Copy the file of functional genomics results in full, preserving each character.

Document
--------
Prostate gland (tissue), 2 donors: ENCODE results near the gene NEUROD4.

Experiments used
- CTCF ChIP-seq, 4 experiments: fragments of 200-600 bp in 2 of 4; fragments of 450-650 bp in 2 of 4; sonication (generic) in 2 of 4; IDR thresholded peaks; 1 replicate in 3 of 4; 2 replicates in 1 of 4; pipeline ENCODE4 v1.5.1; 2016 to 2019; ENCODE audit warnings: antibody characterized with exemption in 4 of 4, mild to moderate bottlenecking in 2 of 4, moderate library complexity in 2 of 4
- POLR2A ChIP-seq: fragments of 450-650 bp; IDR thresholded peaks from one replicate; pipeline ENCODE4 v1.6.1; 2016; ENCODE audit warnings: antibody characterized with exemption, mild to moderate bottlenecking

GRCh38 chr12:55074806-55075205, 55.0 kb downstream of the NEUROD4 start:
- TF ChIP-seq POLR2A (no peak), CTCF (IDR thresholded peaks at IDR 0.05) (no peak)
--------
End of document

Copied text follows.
Prostate gland (tissue), 2 donors: ENCODE results near the gene NEUROD4.

Experiments used
- CTCF ChIP-seq, 4 experiments: fragments of 200-600 bp in 2 of 4; fragments of 450-650 bp in 2 of 4; sonication (generic) in 2 of 4; IDR thresholded peaks; 1 replicate in 3 of 4; 2 replicates in 1 of 4; pipeline ENCODE4 v1.5.1; 2016 to 2019; ENCODE audit warnings: antibody characterized with exemption in 4 of 4, mild to moderate bottlenecking in 2 of 4, moderate library complexity in 2 of 4
- POLR2A ChIP-seq: fragments of 450-650 bp; IDR thresholded peaks from one replicate; pipeline ENCODE4 v1.6.1; 2016; ENCODE audit warnings: antibody characterized with exemption, mild to moderate bottlenecking

GRCh38 chr12:55074806-55075205, 55.0 kb downstream of the NEUROD4 start:
- TF ChIP-seq POLR2A (no peak), CTCF (IDR thresholded peaks at IDR 0.05) (no peak)